Ox Tongue with Celeriac Remoulade and Caperberries

It’s a scary looking thing, a raw ox tongue. But it’s actually very easy to cook and served, as here, with a mustardy celeriac remoulade and salty, sharp caperberries it makes a fabulous starter or light lunch. Continue reading

Beef Cheeks with Mushroom Stuffing

Stuffed with mushrooms and given a long, slow braise beef (or ox) cheeks become soft, succulent and packed with flavour. A lip-smacking example of nose to tail eating. Continue reading

Beef and Onion Pie

Who doesn’t like a slab of pie, with chunks of beef in a rich, dark gravy? This steak and onion slice is designed to give you maximum flaky pastry pleasure while not compromising on the flavourful filling. Eat it hot or cold, cut into succulent squares. You won’t even need a pie dish. Continue reading

Beef, Beets and Barley

This is a chunky, nourishing, main course soup, a sort of East Anglian borscht with oxtail and pearl barley. Beef, beets and barley – it’s a real winter rib-sticker and packed with fabulous flavour. Continue reading

Allowes – A Tudor Meat Pie

I blame Hollywood. The popular image of medieval and Tudor food is all fat, gouty nobles with meat grease dripping off their chins, waving haunches of venison which of course would be stiff with spices because they didn’t have fridges and the meat was off. In between gargantuan flesh fests they would oppress peasants and maybe ravish a maiden or two before getting their comeuppance from a hero of gentle birth who lived in a treehouse. Continue reading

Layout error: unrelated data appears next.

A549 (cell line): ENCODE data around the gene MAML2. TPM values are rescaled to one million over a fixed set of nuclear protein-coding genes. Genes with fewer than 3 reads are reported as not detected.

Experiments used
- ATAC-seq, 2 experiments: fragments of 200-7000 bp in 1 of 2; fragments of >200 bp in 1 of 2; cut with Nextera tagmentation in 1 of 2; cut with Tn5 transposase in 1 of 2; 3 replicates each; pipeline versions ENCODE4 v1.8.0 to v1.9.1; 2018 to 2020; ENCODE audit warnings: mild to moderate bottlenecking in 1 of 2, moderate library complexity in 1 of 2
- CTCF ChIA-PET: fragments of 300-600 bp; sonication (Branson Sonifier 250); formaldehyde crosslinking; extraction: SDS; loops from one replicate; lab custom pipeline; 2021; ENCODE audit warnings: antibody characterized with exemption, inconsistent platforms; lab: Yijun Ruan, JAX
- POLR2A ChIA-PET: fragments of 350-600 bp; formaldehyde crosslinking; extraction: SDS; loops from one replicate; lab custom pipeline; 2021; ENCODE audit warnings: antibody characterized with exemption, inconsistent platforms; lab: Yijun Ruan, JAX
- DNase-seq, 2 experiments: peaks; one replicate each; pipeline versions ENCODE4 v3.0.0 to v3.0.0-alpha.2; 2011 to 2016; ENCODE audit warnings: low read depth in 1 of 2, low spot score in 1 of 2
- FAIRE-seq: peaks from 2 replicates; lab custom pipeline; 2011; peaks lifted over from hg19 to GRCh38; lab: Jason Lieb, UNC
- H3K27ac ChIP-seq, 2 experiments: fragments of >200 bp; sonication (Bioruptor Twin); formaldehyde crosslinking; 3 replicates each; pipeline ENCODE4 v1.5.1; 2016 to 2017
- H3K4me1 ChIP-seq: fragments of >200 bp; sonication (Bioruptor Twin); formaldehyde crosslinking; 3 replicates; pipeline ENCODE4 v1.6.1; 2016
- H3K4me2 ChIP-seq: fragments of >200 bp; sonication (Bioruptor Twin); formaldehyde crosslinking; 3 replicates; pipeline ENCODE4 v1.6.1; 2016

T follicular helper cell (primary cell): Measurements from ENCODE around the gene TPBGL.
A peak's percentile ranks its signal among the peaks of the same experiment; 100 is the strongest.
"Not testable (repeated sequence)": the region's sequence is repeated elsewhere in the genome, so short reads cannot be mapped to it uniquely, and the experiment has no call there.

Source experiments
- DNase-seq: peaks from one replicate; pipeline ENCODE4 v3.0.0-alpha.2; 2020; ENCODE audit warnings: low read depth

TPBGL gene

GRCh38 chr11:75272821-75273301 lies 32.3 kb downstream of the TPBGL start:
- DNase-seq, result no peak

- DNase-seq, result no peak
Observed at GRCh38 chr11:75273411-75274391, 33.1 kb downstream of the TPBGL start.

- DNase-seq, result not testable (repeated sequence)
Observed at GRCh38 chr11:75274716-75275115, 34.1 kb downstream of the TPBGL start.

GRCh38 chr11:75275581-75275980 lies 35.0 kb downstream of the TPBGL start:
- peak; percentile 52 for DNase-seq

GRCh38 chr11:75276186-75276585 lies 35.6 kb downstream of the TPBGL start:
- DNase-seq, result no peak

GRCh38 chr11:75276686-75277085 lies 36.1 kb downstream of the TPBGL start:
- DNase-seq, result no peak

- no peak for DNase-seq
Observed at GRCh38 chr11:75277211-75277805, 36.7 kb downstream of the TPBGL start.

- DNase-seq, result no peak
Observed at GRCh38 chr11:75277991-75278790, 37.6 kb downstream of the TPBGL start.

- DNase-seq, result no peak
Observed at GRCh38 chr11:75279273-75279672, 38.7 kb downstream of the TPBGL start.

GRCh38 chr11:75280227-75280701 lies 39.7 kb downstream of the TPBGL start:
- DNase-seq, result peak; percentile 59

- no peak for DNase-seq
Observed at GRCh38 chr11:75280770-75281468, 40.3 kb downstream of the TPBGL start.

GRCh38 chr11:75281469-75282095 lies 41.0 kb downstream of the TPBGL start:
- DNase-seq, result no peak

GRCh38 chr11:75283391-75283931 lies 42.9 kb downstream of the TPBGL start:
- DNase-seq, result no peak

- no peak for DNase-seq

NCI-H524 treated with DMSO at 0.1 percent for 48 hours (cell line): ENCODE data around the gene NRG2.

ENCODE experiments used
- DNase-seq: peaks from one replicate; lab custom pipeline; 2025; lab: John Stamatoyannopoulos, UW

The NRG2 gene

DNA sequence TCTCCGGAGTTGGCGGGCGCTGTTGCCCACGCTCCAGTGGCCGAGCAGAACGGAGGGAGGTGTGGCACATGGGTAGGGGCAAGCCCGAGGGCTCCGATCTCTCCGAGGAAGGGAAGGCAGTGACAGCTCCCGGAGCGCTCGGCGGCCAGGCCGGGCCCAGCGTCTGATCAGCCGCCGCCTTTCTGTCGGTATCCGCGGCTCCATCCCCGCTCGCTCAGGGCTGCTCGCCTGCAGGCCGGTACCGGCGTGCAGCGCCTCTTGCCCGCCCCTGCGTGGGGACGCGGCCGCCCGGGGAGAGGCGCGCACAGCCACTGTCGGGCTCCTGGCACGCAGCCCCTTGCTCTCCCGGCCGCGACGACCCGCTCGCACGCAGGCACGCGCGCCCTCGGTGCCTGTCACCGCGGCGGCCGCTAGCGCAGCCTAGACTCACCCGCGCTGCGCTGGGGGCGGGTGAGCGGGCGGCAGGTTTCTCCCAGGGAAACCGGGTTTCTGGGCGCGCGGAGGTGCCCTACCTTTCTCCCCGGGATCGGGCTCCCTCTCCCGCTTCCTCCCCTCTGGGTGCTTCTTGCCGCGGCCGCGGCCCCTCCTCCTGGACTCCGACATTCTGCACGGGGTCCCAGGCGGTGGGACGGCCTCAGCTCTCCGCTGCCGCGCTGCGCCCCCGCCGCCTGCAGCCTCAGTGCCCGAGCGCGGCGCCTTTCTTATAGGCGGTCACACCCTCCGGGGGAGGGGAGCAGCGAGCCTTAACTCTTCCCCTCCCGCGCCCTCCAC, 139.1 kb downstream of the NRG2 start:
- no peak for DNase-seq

Beef, Quince and Prune Pudding

This is the best sort of comfort food, the flavours bursting out of that glorious suet crust with beefy, fruity bravado. I think I’m in danger of over-egging this particular pudding but honestly, give it a go before the quince season slips through our fingers, it’s really good. Continue reading

Ox Cheeks with Quince and Pomegranate

Beef, or ox, cheeks are perfect for slow cooking, cheap and full of flavour. They’re well worth seeking out. A good butcher should be able to help and you can also ask him/her to trim them up for you, although that’s easy enough to do at home.

I’ve cooked them here with quince and pomegranate in a Persian/Iranian-inspired stew. Meltingly soft meat and a gently spiced, sour/sweet fruity sauce – delicious.This is one of the best things I’ve made this year. Continue reading

Saltimbocca

Saltimbocca means ‘leap in the mouth’, presumably because it’s so good your tastebuds jump for joy. Like so much Italian food, it’s the simplest of dishes, its impact relying on good ingredients and precise cooking. Continue reading